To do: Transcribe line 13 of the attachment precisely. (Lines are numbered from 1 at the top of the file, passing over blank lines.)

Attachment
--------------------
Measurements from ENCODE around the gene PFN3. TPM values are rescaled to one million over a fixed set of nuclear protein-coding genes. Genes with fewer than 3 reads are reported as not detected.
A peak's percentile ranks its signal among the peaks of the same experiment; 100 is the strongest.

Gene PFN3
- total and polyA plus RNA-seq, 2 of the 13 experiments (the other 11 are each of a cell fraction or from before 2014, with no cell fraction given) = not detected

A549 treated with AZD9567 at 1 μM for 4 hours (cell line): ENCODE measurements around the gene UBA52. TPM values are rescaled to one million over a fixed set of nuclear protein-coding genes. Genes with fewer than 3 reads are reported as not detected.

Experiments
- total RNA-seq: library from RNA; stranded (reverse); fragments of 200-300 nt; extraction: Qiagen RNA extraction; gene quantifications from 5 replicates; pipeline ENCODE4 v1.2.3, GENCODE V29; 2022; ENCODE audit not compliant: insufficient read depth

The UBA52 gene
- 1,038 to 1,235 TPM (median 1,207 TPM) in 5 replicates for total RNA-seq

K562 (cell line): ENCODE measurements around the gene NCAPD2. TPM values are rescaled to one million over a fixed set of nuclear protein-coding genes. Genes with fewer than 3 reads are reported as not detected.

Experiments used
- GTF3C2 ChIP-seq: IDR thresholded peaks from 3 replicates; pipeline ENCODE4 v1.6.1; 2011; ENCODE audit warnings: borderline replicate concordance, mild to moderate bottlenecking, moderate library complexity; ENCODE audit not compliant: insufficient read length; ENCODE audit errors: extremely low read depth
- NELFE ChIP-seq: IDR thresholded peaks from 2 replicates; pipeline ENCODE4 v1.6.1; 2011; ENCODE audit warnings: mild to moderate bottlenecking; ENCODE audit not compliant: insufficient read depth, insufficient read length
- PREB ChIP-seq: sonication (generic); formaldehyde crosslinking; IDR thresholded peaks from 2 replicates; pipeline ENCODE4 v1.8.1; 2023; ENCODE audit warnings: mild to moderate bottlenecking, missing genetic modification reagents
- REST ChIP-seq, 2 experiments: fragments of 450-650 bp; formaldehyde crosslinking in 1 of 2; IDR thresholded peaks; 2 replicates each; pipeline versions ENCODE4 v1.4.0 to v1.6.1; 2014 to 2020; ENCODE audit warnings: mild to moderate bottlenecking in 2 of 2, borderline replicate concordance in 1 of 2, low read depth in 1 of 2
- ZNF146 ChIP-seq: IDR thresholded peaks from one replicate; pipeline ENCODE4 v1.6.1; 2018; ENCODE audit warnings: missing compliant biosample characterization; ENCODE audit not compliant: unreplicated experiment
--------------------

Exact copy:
- NELFE ChIP-seq: IDR thresholded peaks from 2 replicates; pipeline ENCODE4 v1.6.1; 2011; ENCODE audit warnings: mild to moderate bottlenecking; ENCODE audit not compliant: insufficient read depth, insufficient read length